Seven Stories Up, by Laurel Snyder | Book Review
Hardcover: 240 pages
Age Range: 8-12
Publisher: Random House Children’s Books
What to Expect: Friendship, Family, Magic, History, Suspense, Adventure
In Seven Stories Up, Laurel Snyder combines humor and friendship to spin a rich story of adventure, sprinkled with Snyder’s signature magic and mystery. The creative plot lulls readers to reflect on their own family relationships and imagine how intriguing it would be to meet the adults in their life as children. Kids often wonder aloud if adults were ever kids, Seven Stories Up is a touching coming of age story about a girl who gets to know her grandmother under truly unique circumstances.
It’s 1987 and 12 year old Annie and her mother are traveling to Baltimore to visit her grandmother Mary, who is ill and on the verge of death. When they arrive at her grandmother’s home, Annie discovers that Mary, whom she has never met, lives in and grew up in an old hotel, Hotel Calvert. Annie finally meets her grandmother, who presents herself as an angry and bitter woman. It quickly becomes clear that Annie’s mother and her grandmother have a complicated and tumultuous relationship. At the end of the long day, Annie puts on a sleep mask she finds by the bed and is happy to go to sleep.
The next morning, Annie wakes up to find her surroundings familiar but different at the same time. When a girl named Molly appears in her room, Annie realizes that she is no longer where she thought she was and has somehow woken up at the Hotel Calvert in 1937. Furthermore, Annie deduces that Molly, who is very excited to have a companion, is her grandmother as a child. Molly suffers from asthma and her fearful and neglectful father has confined her to the top floor of the hotel (this is one of the several parallels and references to The Secret Garden.)
Annie and Molly bond instantly and have a series of adventures that are eye opening and rejuvenating for both. Molly discovers the breadth of her abilities and demonstrates her resolve. Though the friends develop a special relationship, Annie desperately wishes to return to the present day and be with her mom. As Annie tries to navigate her way back to the present and as Molly learns to stand up to her father, there is a considerable amount of suspense, which well balances the amicable nature of the rest of the story. In the end, Molly is able to overcome her life of solitude and loneliness and Annie realizes that her grandmother’s legacy will not be that of an angry and bitter woman but that of a kind and adventurous spirit.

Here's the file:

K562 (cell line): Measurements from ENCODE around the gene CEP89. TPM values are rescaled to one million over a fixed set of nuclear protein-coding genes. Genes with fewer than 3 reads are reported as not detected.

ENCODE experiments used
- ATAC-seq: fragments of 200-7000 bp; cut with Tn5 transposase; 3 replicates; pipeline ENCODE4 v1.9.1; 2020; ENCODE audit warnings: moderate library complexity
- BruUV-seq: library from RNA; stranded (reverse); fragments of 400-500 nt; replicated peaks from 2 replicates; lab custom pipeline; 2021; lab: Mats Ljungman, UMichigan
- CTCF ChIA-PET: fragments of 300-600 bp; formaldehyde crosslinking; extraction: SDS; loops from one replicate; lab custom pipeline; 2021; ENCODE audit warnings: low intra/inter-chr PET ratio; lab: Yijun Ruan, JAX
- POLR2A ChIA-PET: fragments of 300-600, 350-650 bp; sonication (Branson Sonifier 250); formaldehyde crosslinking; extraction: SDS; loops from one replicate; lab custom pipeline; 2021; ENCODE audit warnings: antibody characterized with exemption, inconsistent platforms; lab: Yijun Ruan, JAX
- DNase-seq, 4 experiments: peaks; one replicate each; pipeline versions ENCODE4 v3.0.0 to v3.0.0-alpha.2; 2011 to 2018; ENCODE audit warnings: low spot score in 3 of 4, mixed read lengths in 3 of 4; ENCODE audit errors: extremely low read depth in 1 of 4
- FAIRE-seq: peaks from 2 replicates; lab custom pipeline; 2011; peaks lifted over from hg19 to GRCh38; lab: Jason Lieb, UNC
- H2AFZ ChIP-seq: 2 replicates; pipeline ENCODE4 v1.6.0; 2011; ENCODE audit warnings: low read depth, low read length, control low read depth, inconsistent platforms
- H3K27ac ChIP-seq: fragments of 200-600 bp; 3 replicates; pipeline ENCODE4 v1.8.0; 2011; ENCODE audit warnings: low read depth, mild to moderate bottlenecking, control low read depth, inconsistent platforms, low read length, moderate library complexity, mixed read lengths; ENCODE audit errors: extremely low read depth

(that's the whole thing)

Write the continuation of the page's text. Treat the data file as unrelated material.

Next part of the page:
Seven Stories Up is a tender tale of a friendship and family set in 1937, a period in history ripe with tension and desperation, with poverty and segregation prevalent themes in society. Though surrounded by these dark themes, Snyder is able to tell a magical story of hope and triumph in adversity that will keep young readers engaged and entertained.
Add this book to your collection: Seven Stories Up
Readers may also enjoy these selections written by Laurel Snyder:
Bigger than a Breadbox (Random House Children’s Books, September 2012)
Penny Dreadful (Random House Children’s Books, September 2010)
Any Which Wall (Random House Children’s Books, May 2010)
About the Author
Laurel Snyder is the author of five novels for children, “Bigger than a Bread Box,” “Penny Dreadful,” “Any Which Wall,” “Up and Down the Scratchy Mountains OR The Search for a Suitable Princess,” and “Seven Stories Up.” She has also written six picture books, “Inside the Slidy Diner,” Good night, laila tov,” “Nosh, Schlep, Schluff,” “The Longest Night,” “Camp Wonderful Wild,” and “Baxter, the Pig Who Wanted to Be Kosher.”
In addition to her books for children, Laurel has written two books of poems, “Daphne & Jim: a choose-your-own-adventure biography in verse” (Burnside Review Press, 2005) and “The Myth of the Simple Machines” (No Tell Books, 2007). She also edited an anthology of nonfiction, “Half/Life: Jew-ish tales from Interfaith Homes” (Soft Skull Press, 2006) A graduate of the Iowa Writers’ Workshop and a former Michener-Engle Fellow, Laurel has published work in the Utne Reader, the Chicago Sun-Times, the Revealer, Salon, The Iowa Review, American Letters and Commentary, and elsewhere. She is an occasional commentator for NPR’s All Things Considered, but most of all, she is a mom. Visit: http://laurelsnyder.com